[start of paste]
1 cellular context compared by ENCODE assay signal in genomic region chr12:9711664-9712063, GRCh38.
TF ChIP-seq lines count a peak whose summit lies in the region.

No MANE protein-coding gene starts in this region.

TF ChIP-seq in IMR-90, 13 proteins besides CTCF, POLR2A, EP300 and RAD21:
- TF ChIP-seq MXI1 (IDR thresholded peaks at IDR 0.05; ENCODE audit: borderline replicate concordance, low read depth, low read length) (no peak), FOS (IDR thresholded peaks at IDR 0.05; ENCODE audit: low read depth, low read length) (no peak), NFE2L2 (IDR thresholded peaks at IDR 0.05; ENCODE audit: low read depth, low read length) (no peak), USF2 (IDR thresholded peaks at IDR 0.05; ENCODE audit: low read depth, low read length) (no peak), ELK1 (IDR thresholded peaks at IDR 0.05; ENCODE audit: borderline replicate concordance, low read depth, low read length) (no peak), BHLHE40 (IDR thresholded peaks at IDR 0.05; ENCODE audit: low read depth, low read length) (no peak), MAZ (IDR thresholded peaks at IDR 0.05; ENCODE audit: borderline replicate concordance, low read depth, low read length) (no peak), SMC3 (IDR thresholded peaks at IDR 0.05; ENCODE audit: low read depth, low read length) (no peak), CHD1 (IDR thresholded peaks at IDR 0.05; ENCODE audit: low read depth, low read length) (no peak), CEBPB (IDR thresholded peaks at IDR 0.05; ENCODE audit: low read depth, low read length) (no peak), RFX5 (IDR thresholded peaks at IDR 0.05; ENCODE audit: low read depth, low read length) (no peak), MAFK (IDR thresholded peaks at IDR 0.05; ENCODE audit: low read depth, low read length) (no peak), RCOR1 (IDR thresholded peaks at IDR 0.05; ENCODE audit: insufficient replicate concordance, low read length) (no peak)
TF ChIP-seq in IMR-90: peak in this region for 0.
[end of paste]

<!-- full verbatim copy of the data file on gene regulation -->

1 cellular context compared by ENCODE assay signal in genomic region chr12:9711664-9712063, GRCh38.
TF ChIP-seq lines count a peak whose summit lies in the region.

No MANE protein-coding gene starts in this region.

TF ChIP-seq in IMR-90, 13 proteins besides CTCF, POLR2A, EP300 and RAD21:
- TF ChIP-seq MXI1 (IDR thresholded peaks at IDR 0.05; ENCODE audit: borderline replicate concordance, low read depth, low read length) (no peak), FOS (IDR thresholded peaks at IDR 0.05; ENCODE audit: low read depth, low read length) (no peak), NFE2L2 (IDR thresholded peaks at IDR 0.05; ENCODE audit: low read depth, low read length) (no peak), USF2 (IDR thresholded peaks at IDR 0.05; ENCODE audit: low read depth, low read length) (no peak), ELK1 (IDR thresholded peaks at IDR 0.05; ENCODE audit: borderline replicate concordance, low read depth, low read length) (no peak), BHLHE40 (IDR thresholded peaks at IDR 0.05; ENCODE audit: low read depth, low read length) (no peak), MAZ (IDR thresholded peaks at IDR 0.05; ENCODE audit: borderline replicate concordance, low read depth, low read length) (no peak), SMC3 (IDR thresholded peaks at IDR 0.05; ENCODE audit: low read depth, low read length) (no peak), CHD1 (IDR thresholded peaks at IDR 0.05; ENCODE audit: low read depth, low read length) (no peak), CEBPB (IDR thresholded peaks at IDR 0.05; ENCODE audit: low read depth, low read length) (no peak), RFX5 (IDR thresholded peaks at IDR 0.05; ENCODE audit: low read depth, low read length) (no peak), MAFK (IDR thresholded peaks at IDR 0.05; ENCODE audit: low read depth, low read length) (no peak), RCOR1 (IDR thresholded peaks at IDR 0.05; ENCODE audit: insufficient replicate concordance, low read length) (no peak)
TF ChIP-seq in IMR-90: peak in this region for 0.